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    Anecdotal Observations On History & Politics

    Entries in Obama (14)


    Obama's Nicorette Habit

    President Obama inadvertently revealed in a private conversation at the UN that he has, in fact, quit smoking. But does he still chew nicorette? He did as of August 2011, when the White House released this photograph, showing a piece of unopened nicorette in the oval office. Can you find it? See the video to zoom in:


    Obama & McCain - the "Bromantic" Comedy

    Obama compared his relationship with John McCain to a romantic comedy on Leno - yup, there's a poster for that:


    State of the Union: 1962-2012 Word Cloud

    In anticipation of President Obama's February 12th State of the Union Address, I've compiled every speech since 1962 -- that's 50 years of SOTU addresses -- in one word cloud:

    No surprise that when combined, "America" and "American" are mentioned most, but the word "more" is almost tied for first. Also interesting is that "federal" and "government" appear above the word "freedom" and "united". "Program" and "programs," when combined, rank equal to the word "government" at the top.

    Here are the rankings,  most used words first:

    more all people new America year world years Congress American now government make one work help Americans every time nation Federal tonight country security last States peace tax other know budget first health children need most over because great many economy economic national only future United together jobs let about own some programs support just care program freedom nations here energy ask good system war Act billion continue million way percent give better hope today take free next state through come President well growth right families home want education reform made life spending any Union meet two plan policy say nuclear still working Administration progress again America's before increase history without past Social believe provide even both defense strong long against power trade like ago citizens best never century go high military opportunity


    Brushing Up On Swing State Recount Laws

    In preparation for Tuesday night, reporters, pundits and press may want to brush up on their swing state recount law -- below are the margins for automatic triggered recounts, margins required to request a recount and procedure for requesting a recount when no automatic or requested recount margin is written into the law.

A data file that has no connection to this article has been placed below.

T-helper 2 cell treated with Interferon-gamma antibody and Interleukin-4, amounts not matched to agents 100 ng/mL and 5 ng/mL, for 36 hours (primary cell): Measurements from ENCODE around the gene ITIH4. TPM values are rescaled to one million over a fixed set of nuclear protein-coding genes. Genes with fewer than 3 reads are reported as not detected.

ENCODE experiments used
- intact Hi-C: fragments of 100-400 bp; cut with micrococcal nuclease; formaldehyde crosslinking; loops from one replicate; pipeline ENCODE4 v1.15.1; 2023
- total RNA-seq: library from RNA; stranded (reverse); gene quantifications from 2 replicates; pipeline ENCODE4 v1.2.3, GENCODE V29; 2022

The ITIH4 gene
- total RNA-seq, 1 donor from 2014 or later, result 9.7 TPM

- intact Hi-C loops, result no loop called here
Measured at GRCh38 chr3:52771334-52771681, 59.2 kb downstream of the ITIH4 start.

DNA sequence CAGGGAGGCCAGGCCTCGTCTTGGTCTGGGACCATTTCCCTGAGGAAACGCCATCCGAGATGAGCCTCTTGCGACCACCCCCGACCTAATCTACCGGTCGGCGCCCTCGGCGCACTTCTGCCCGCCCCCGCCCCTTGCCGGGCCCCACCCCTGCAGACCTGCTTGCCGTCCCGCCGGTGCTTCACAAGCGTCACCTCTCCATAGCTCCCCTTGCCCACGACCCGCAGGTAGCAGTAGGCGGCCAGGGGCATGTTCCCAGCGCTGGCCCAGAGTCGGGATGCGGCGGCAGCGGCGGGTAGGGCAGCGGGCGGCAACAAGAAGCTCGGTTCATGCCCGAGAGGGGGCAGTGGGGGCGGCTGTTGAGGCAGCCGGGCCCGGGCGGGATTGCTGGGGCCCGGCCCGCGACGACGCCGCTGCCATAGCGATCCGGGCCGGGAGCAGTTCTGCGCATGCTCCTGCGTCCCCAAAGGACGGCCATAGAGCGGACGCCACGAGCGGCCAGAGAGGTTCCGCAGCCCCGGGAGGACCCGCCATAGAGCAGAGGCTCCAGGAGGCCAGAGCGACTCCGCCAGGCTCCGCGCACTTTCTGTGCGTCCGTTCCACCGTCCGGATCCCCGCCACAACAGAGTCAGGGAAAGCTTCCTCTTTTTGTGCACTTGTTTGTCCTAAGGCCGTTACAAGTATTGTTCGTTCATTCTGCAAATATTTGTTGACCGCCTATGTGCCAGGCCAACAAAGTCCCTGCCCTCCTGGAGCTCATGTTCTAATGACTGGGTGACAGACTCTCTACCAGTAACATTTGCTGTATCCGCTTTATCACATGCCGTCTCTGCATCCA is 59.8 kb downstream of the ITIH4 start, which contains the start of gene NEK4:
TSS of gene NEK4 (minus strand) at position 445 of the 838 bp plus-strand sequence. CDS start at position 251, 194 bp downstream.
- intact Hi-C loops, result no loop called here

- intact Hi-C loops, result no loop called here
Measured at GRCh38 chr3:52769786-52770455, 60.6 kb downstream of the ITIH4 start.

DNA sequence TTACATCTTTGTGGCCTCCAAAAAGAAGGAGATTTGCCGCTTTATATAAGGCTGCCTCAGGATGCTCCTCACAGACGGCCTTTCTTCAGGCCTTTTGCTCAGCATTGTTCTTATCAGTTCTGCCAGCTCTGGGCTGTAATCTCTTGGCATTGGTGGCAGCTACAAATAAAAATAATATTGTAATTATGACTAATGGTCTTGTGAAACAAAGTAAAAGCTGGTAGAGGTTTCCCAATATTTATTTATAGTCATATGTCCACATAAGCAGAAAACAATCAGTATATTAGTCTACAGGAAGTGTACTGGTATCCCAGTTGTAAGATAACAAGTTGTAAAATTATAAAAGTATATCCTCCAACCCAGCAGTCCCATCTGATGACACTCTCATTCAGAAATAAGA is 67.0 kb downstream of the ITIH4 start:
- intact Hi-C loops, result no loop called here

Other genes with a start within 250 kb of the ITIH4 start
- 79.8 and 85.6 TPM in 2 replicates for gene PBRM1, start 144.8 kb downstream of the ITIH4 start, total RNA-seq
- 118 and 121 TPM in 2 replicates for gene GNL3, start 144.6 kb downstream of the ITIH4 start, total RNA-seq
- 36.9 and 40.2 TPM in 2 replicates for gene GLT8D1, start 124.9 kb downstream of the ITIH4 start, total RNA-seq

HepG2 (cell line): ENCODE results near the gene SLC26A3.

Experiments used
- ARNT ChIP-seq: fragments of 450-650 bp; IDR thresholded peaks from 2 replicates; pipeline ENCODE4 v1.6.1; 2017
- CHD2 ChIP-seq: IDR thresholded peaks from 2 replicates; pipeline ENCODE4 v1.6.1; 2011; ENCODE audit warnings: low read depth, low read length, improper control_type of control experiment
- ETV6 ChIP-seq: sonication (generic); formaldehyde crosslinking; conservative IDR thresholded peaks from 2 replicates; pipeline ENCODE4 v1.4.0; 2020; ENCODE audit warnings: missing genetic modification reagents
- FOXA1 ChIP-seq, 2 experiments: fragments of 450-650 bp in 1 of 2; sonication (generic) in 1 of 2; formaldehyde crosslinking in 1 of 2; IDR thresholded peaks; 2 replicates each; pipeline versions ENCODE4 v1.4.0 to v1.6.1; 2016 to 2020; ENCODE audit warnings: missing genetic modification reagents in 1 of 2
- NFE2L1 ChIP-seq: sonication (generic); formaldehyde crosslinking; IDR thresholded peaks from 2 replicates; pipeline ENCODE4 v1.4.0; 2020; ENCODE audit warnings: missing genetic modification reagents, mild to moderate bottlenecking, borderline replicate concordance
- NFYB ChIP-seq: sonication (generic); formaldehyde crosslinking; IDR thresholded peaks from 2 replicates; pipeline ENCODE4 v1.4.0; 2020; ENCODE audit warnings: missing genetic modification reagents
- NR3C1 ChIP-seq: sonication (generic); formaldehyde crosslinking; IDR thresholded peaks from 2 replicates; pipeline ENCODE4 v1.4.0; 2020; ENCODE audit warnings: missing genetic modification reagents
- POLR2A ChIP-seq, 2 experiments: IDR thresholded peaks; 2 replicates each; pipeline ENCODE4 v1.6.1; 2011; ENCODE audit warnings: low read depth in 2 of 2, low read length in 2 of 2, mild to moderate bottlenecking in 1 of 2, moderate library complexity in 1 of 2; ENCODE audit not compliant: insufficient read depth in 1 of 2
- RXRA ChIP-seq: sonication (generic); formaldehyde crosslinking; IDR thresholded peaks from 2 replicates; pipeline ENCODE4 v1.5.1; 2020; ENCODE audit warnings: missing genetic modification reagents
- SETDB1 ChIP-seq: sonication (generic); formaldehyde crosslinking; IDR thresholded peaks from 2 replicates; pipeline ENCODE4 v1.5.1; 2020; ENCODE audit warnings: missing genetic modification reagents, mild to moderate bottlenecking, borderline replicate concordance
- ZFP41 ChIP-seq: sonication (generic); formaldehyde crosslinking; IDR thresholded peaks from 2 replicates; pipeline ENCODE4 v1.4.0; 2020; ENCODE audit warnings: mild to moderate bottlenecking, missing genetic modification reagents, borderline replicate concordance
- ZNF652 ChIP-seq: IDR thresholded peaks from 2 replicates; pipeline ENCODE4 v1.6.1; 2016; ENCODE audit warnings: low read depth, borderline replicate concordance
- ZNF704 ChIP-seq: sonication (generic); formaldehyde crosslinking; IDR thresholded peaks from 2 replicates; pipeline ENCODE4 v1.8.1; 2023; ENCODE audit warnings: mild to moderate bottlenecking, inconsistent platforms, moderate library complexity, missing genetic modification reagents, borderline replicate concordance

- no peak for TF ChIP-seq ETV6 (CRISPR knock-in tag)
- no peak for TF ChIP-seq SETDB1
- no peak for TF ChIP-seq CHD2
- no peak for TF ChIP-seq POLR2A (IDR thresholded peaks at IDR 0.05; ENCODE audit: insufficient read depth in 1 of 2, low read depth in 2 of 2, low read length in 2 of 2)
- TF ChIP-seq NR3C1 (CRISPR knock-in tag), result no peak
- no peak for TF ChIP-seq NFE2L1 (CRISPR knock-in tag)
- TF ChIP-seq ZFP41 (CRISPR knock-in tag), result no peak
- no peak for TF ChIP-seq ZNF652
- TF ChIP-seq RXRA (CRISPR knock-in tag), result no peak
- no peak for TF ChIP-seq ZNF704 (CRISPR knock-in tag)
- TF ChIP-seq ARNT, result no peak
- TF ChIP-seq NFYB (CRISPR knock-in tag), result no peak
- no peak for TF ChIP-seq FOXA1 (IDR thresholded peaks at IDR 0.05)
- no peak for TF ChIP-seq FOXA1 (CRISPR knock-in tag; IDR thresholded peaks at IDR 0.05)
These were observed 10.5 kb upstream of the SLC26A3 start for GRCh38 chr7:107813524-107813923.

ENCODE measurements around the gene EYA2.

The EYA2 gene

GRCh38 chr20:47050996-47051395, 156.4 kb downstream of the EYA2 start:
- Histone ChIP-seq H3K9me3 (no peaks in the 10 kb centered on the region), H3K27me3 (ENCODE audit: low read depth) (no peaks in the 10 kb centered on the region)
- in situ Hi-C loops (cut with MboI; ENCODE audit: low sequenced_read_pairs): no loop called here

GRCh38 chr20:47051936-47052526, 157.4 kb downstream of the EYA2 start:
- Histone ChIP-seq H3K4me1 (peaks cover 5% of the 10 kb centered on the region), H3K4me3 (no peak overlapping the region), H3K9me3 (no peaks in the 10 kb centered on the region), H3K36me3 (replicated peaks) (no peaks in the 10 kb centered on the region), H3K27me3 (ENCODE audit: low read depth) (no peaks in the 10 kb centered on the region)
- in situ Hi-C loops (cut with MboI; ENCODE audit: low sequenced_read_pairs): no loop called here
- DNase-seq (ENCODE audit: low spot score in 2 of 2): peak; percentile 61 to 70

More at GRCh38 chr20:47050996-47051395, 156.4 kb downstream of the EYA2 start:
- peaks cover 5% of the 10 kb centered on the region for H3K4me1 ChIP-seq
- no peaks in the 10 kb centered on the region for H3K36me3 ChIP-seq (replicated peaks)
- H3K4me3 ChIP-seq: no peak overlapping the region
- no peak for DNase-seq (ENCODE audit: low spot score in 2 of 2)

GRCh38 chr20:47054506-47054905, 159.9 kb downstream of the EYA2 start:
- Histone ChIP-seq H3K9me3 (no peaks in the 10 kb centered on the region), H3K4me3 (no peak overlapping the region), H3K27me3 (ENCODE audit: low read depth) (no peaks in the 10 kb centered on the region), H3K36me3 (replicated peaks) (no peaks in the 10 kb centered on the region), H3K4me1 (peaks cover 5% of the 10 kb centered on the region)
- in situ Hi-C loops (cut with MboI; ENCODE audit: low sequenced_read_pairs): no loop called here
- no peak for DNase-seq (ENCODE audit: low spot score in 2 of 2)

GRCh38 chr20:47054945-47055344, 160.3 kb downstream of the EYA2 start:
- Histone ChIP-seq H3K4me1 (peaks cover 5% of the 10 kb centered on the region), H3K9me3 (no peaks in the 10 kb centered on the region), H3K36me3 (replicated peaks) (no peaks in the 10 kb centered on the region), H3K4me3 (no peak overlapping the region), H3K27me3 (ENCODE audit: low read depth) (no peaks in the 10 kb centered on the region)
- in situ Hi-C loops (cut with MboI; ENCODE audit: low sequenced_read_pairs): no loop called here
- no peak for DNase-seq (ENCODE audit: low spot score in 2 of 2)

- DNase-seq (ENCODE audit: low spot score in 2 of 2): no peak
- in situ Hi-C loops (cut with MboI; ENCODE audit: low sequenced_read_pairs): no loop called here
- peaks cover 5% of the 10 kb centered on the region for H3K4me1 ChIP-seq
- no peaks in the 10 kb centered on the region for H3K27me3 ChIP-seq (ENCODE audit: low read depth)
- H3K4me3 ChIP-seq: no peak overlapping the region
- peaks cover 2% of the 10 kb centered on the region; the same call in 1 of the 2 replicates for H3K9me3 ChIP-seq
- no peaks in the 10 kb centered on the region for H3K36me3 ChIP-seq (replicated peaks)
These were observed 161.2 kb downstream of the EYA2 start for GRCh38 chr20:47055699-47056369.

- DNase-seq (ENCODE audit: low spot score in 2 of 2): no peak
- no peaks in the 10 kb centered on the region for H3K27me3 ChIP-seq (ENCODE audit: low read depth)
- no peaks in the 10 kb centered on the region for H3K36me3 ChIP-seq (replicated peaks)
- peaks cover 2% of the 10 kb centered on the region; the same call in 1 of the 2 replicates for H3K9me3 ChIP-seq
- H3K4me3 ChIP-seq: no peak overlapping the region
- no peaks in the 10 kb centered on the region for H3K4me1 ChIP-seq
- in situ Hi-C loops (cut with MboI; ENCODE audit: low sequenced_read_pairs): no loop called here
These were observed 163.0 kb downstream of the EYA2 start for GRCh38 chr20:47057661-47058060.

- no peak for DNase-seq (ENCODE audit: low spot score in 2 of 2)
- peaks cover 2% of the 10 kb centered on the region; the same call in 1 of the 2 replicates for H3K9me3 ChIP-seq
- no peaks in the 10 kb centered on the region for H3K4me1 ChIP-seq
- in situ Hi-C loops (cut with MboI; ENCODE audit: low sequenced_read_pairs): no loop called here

OHIO: Automatic recount if the number of votes cast for the declared winning candidate in a statewide election does not exceed the number of voted cast for the declared losing candidate by a margin of one-fourth of one percent or more of the total vote.

    VIRGINIA: A defeated candidate may request a recount of the votes if there is between any candidate apparently elected and any candidate apparently defeated a difference of not more than one percent of the total vote cast for the two such candidates.

    FLORIDA: If a candidate for any office is defeated by one-half of one percent or less of the votes cast for such office the board responsible for certifying the results of the vote shall order a recount of the votes cast with respect to such office. (Automatic Recount)

    COLORADO: An automatic recount of any election contest shall be held if the difference between the highest number of votes cast and the next highest number of votes cast is less than or equal to one half of one percent of the highest vote cast in  that election contest. Whenever a recount is not required and interested party (including a candidate who lost the election) may submit a notarized written request for a recount.

    IOWA: The board of canvassers shall order a recount if a written request is made by a candidate or any other person who received votes for the particular office in the precinct where the recount is requested not later than 5 pm on the third day following the canvass of the election in question.

    NEW HAMPSHIRE: Any person for whom a vote was cast and recorded for any office at a town election may, no later than the Friday following the election, apply in writing for a recount of the ballots cast for such office.

    PENNSYLVANIA: Three or more qualified electors in any general, municipal or primary election may file a petition for a recount by alleging fraud or error in the computation of votes cast for any office in an election district.

    WISCONSIN: Any candidate voted for at an election or any elector who voted on a referendum question at any election may request a recount. The petition shall be filed no later than 5 pm on the third business day following the last meeting day of the last board of canvassers.

    NEVADA: A candidate defeated at any election may demand a recount of the vote if within 3 working days after the certification of the vote the candidate files his demand in writing.